“Wowowowow!” She ran onto the sand. The wind caught her curly hair, whipped it around her face. She laughed and squealed with glee. She ran towards the water, stopping to pick up shells and sticks, poke fat fingers into grey sand. We followed.

I winced. She was so close to the force field. But she didn’t see it. She ran right through it.

Becoming a grown up

[First published on The Ruminator on 26 June 2015].

I used to think that no-one ever really grows up. There are all these milestones that are supposed to signify maturity, but as I passed each one – turning eighteen, leaving school, turning twenty one, graduating a few times, getting married, turning thirty, having a kid –I didn’t really feel any different. I concluded that everyone must feel like this, and the grown-ups are the ones who figure it out and get on with faking it.

I was wrong. Maybe it doesn’t happen to everyone, but suddenly, at 32, I do feel like a grown-up. I’m pretty sure there’s no going back, but that’s okay. It’s nice over here. Bittersweet.

It happened on a Friday night. I was at a Don McGlashan gig with my partner Dave and his best friend from high school. It was our second night out in 20 months (not coincidentally, also the age of our toddler).

It wasn’t just that our big night out was a seated gig that started at 8.30pm, nor that my first reaction to seeing the audience assembled in the foyer of the Paramount Theatre was “wait, these aren’t our peers are they?”. It definitely wasn’t anything as predictable as the fact that we’re now those parents with nothing to talk about at social events but whether our kid sleeps through the night (she doesn’t). That’s just par for the course when you do nothing but work, manage a chronic illness, and parent a toddler.

No, it was something else.

Don McGlashan is currently touring his latest album, Lucky Stars. At the gigs, he plays the new album in its entirety in the first half, and peppers the pick of his other solo albums with some Mutton Birds and Front Lawn classics in the second half. It’s really good.

My epiphany started during the title track, in which McGlashan describes having an epiphany of his own after dropping his daughter off to her acting job on Shortland Street. It’s a simple song about realising how lucky you are to be standing on the forecourt of a petrol station in Henderson at five in the morning. You know. Oh, you don’t?

I’ve had to spend a lot of time in the last year learning how to find joy in the small things. Walking on a stony beach with a small child. Spreading a hot packet of fish and chips on the floor on a Friday night. The view of Wellingon Harbour from a commuter train window. I’ve never filled up in Henderson, but I know what Don means, and that knowledge was not easily won.

At half time, we stood in line for an ice-cream. We chatted to a few people we haven’t seen for 20 months. It occurred to me that we were all carrying around some heavy shit. My family is still recovering from a tragic event three years ago. A friend lost his brother last year to suicide. Another lost his partner. Someone else lost a family member in the February 2011 earthquake. And those were just the ones I knew about.

And us. It’s not just because we have a small child that we haven’t been out for so long. It’s mostly because the combination of Dave’s illness and my anxiety means that in our new reality, it’s not something we’d usually attempt (in our household a Don McGlashan gig warrants special effort). In the recent past, I’ve thought this makes us exceptional, more than usually unlucky. I’ll be honest; I’ve spent a lot of time feeling sorry for myself.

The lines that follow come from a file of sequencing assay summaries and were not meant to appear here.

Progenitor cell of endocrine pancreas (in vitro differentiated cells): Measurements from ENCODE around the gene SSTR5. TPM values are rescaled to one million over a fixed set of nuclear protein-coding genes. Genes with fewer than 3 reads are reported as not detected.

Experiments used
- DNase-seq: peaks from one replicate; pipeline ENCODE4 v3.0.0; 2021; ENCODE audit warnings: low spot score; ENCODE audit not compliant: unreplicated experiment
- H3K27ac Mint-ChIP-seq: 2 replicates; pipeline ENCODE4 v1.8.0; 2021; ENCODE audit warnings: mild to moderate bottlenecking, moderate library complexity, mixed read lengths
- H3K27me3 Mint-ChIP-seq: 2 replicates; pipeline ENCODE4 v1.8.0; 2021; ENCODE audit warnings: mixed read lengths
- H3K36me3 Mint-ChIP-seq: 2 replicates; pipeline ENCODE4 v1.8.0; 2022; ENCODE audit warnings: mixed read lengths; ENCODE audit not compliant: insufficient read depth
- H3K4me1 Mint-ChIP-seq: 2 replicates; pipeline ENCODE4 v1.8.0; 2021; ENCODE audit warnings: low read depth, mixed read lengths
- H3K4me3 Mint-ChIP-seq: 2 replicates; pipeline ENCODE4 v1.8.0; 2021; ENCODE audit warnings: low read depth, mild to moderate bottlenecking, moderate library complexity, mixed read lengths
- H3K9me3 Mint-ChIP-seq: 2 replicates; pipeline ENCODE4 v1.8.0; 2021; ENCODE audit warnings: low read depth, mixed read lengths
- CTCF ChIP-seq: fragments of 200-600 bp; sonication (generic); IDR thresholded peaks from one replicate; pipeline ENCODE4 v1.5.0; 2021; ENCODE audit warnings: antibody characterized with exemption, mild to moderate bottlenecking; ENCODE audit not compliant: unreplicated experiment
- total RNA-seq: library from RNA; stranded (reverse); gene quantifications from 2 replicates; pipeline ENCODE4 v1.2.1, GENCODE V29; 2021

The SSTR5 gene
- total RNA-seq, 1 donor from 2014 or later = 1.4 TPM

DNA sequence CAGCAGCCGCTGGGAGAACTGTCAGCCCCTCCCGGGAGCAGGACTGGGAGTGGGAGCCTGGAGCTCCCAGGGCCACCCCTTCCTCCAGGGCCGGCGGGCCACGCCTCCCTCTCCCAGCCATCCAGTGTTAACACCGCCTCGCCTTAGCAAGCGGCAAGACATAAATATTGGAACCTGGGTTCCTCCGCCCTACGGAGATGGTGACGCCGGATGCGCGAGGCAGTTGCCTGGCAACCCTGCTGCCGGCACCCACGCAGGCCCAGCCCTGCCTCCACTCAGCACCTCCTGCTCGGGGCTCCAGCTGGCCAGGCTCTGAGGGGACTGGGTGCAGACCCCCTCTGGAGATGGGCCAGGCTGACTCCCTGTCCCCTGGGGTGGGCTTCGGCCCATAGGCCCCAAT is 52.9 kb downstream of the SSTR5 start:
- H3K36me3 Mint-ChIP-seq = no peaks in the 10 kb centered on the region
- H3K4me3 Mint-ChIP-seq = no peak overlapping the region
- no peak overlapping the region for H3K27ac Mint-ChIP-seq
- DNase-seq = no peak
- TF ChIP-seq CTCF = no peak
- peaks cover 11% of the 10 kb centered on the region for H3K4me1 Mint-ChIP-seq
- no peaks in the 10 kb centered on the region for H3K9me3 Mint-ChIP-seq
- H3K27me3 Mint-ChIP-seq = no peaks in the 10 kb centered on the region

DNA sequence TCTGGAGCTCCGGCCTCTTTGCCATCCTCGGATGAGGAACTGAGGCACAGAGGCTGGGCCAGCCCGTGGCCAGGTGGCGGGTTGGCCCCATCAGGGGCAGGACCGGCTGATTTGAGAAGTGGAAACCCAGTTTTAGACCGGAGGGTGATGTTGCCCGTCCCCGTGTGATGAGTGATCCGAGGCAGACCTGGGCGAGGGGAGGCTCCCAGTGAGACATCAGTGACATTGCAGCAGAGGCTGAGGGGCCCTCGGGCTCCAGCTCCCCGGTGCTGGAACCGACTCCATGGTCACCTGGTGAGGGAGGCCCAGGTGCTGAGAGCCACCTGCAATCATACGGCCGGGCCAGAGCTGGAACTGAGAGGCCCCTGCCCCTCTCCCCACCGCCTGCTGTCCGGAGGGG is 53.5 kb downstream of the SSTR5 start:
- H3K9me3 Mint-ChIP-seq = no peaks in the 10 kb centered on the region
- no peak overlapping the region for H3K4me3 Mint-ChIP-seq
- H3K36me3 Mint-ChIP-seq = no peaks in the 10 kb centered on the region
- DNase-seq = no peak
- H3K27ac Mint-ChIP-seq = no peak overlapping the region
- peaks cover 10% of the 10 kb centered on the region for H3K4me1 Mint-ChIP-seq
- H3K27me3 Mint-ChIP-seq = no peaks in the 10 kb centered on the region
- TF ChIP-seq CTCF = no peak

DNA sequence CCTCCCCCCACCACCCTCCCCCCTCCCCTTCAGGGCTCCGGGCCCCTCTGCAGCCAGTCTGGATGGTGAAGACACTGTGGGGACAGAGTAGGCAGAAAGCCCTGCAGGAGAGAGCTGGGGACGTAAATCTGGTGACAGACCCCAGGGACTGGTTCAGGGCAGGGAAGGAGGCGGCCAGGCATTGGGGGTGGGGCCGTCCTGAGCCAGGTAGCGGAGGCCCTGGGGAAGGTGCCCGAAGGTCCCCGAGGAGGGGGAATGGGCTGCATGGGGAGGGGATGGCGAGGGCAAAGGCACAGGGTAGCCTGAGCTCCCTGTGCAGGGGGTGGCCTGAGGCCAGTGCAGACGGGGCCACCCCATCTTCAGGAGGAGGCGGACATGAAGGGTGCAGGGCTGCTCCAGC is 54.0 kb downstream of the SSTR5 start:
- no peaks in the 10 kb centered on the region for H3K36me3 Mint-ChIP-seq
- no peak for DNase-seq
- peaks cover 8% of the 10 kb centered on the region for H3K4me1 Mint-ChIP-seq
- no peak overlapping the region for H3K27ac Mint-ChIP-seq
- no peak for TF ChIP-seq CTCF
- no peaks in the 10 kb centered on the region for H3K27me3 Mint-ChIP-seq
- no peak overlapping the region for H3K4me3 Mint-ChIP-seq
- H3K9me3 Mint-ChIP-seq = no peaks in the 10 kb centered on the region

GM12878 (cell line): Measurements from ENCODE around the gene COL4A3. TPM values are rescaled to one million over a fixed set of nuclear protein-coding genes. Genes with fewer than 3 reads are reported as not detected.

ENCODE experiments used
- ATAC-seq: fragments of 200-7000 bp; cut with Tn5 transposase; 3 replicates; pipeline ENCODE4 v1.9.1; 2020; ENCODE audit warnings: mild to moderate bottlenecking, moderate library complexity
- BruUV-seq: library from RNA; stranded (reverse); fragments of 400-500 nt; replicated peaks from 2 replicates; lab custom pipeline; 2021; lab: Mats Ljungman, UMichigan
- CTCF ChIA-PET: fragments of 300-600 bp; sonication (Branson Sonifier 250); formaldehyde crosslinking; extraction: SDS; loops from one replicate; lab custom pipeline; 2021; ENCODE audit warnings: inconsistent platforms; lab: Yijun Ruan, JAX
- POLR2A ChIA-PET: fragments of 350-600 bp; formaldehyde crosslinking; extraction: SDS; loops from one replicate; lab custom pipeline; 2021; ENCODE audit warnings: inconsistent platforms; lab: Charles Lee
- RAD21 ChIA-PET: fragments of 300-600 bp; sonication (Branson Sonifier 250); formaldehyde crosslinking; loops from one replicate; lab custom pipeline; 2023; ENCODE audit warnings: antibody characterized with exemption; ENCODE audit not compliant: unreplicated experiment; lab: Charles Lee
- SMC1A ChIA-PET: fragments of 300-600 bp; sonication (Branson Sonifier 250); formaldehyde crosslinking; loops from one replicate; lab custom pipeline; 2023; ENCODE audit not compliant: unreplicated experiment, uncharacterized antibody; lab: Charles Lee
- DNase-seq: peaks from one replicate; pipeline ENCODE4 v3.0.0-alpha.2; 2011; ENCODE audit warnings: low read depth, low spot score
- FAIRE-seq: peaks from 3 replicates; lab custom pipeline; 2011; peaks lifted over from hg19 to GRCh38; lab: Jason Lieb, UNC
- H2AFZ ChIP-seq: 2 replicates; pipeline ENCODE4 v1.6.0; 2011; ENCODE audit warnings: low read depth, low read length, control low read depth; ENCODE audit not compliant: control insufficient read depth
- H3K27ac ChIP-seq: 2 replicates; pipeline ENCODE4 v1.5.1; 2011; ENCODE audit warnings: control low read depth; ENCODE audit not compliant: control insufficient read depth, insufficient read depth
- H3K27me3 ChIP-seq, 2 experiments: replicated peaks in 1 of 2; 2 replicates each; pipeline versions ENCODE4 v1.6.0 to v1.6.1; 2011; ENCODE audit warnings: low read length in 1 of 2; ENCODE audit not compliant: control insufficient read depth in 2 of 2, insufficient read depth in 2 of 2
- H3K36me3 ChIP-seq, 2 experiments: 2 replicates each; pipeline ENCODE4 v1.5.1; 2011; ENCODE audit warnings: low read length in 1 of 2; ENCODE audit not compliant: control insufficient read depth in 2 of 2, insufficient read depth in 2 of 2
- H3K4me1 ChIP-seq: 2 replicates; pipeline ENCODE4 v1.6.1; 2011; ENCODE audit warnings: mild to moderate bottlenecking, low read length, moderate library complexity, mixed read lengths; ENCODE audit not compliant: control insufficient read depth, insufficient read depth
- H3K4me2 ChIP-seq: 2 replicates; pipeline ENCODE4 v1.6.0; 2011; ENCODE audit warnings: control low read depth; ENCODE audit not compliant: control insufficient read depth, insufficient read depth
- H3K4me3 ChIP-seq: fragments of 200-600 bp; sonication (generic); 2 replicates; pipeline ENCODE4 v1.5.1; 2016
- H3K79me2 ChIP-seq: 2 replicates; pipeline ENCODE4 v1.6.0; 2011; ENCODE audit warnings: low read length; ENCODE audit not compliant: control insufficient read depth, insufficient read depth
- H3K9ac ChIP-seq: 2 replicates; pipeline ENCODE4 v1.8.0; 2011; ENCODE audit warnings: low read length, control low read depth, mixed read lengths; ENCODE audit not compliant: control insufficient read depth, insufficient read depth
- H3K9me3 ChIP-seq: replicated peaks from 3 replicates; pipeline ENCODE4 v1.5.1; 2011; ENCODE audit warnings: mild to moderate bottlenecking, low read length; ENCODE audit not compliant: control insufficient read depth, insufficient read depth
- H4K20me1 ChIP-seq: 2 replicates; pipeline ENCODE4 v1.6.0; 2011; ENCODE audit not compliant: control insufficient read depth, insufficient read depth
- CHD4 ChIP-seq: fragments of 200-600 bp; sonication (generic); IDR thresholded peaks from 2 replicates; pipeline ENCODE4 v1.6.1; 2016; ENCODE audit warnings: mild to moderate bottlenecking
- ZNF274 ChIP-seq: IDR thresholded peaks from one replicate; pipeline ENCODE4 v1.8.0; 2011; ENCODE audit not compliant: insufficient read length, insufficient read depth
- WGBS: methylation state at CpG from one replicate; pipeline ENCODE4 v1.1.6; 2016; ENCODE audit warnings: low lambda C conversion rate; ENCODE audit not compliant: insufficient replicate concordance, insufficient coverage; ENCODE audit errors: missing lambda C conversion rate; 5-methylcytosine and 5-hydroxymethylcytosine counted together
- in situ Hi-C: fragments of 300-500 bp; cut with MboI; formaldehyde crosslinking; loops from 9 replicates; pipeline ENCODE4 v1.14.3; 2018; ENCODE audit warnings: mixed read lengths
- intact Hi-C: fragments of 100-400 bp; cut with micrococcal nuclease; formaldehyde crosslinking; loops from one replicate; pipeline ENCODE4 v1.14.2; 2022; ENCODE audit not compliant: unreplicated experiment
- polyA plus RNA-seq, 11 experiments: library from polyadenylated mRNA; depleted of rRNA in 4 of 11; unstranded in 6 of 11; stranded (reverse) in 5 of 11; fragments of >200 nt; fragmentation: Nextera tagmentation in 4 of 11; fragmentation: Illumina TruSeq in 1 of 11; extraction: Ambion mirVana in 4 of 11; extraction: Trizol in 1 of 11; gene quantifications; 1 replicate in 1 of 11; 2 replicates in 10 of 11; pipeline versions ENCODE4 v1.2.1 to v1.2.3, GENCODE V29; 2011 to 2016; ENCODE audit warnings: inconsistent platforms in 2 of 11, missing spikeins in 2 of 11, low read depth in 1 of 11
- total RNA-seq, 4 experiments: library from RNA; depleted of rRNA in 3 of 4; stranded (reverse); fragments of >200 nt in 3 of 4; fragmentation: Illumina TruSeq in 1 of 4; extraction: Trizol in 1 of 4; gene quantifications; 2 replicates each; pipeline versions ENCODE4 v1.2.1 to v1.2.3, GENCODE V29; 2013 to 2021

But I started to think, licking my ice-cream back in the darkened theatre, that rather than set me apart, these experiences are my passport to life as a grown-up. The older we get, the more experiences we accumulate. After thirty years, it’s not surprising that they start to include the tragic, heartbreaking, and incredibly difficult to bear. To bear them anyway, and go on finding the joy in small things – that’s what grown-ups do.

I know that it took me until my thirties to figure this out makes me one of the lucky ones. You’ve probably known this for ages. Like Dave, who lost his dad at fifteen.

I was thinking about that when McGlashan played “Andy”, perhaps the best-loved Front Lawn song, a letter to his dead brother. I’ve heard it many times, but this was the first time it made me cry, big fat tears smudging the mascara I’d dug out especially from the back of the bathroom cupboard. Does his heart, I wondered, still break for his brother every time he plays it? Was that what I heard that made me cry? Or was I just thinking about my own family, our friend’s brother, Dave’s dad?

Dave’s dad was also called Andy. Long before I met Dave, he learned the chords and changed the words to sing “Andy” at his sister’s twenty first:

She turned twenty-one tonight. If you were still alive you’d be just short of fifty-eight. Oh Andy, don’t keep your distance from me…

There’s a framed letter and CD cover in our sleepout: Songs from the Front Lawn, signed by Don for Dave, after Dave’s friend wrote to Don to tell him about it.

What a gift. Not just the letter and signed CD, but the song itself. To sing about something so personal, put it out into the world, and respond with grace and humanity when others take it and use it to make sense of their own lives.

They say the most personal is the most universal. I’m sure without the universal resonance of Don McGlashan’s personal songs, I would have eventually come to appreciate that the difficult events of the last few years have made me a more fully formed human, but I’m so glad I made it out of the house to figure it out in the Paramount Theatre on that Friday.

I watched my apparently middle-aged peers file out after the second standing ovation. I thought of them going home to relieve babysitters, worry about the whereabouts of teenagers, set the alarm early for Saturday morning sport, or climb into bed next to warm bodies. I thought about those who were going home instead to holes where those things should be. I held on tight to Dave’s hand as we walked to the car.

Much later, our daughter woke, distressed, in the middle of the night. I fed her in my arms, and waited until she rested, heavy limbed, completely at ease. Then I carried her to her bed, like a boat across the water.